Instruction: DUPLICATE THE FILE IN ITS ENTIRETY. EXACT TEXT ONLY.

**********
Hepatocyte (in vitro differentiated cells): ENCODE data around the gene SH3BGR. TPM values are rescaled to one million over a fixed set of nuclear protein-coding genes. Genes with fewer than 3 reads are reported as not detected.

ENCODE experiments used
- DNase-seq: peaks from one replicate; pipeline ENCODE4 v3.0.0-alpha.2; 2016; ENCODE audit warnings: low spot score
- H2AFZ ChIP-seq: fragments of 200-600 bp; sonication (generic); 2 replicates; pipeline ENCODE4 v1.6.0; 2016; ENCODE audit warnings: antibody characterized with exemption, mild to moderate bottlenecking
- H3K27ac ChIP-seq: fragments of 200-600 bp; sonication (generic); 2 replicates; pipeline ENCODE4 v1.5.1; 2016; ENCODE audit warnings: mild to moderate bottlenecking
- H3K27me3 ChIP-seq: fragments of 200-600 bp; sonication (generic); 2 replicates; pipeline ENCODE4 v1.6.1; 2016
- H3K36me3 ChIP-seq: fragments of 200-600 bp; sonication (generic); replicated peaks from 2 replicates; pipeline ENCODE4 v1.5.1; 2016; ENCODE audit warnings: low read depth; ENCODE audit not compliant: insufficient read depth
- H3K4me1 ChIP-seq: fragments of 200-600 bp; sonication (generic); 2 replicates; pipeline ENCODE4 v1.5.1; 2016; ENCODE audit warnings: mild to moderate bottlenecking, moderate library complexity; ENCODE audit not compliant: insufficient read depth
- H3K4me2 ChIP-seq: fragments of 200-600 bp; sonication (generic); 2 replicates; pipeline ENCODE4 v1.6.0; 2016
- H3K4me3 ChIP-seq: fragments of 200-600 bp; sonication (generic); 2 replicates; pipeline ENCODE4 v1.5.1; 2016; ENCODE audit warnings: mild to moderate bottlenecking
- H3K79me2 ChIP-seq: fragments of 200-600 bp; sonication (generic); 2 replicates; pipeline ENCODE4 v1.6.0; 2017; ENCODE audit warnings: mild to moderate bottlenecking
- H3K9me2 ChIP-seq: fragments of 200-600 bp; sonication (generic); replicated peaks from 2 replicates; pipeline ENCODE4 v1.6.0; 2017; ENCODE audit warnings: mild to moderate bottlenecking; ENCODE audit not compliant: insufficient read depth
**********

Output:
Hepatocyte (in vitro differentiated cells): ENCODE data around the gene SH3BGR. TPM values are rescaled to one million over a fixed set of nuclear protein-coding genes. Genes with fewer than 3 reads are reported as not detected.

ENCODE experiments used
- DNase-seq: peaks from one replicate; pipeline ENCODE4 v3.0.0-alpha.2; 2016; ENCODE audit warnings: low spot score
- H2AFZ ChIP-seq: fragments of 200-600 bp; sonication (generic); 2 replicates; pipeline ENCODE4 v1.6.0; 2016; ENCODE audit warnings: antibody characterized with exemption, mild to moderate bottlenecking
- H3K27ac ChIP-seq: fragments of 200-600 bp; sonication (generic); 2 replicates; pipeline ENCODE4 v1.5.1; 2016; ENCODE audit warnings: mild to moderate bottlenecking
- H3K27me3 ChIP-seq: fragments of 200-600 bp; sonication (generic); 2 replicates; pipeline ENCODE4 v1.6.1; 2016
- H3K36me3 ChIP-seq: fragments of 200-600 bp; sonication (generic); replicated peaks from 2 replicates; pipeline ENCODE4 v1.5.1; 2016; ENCODE audit warnings: low read depth; ENCODE audit not compliant: insufficient read depth
- H3K4me1 ChIP-seq: fragments of 200-600 bp; sonication (generic); 2 replicates; pipeline ENCODE4 v1.5.1; 2016; ENCODE audit warnings: mild to moderate bottlenecking, moderate library complexity; ENCODE audit not compliant: insufficient read depth
- H3K4me2 ChIP-seq: fragments of 200-600 bp; sonication (generic); 2 replicates; pipeline ENCODE4 v1.6.0; 2016
- H3K4me3 ChIP-seq: fragments of 200-600 bp; sonication (generic); 2 replicates; pipeline ENCODE4 v1.5.1; 2016; ENCODE audit warnings: mild to moderate bottlenecking
- H3K79me2 ChIP-seq: fragments of 200-600 bp; sonication (generic); 2 replicates; pipeline ENCODE4 v1.6.0; 2017; ENCODE audit warnings: mild to moderate bottlenecking
- H3K9me2 ChIP-seq: fragments of 200-600 bp; sonication (generic); replicated peaks from 2 replicates; pipeline ENCODE4 v1.6.0; 2017; ENCODE audit warnings: mild to moderate bottlenecking; ENCODE audit not compliant: insufficient read depth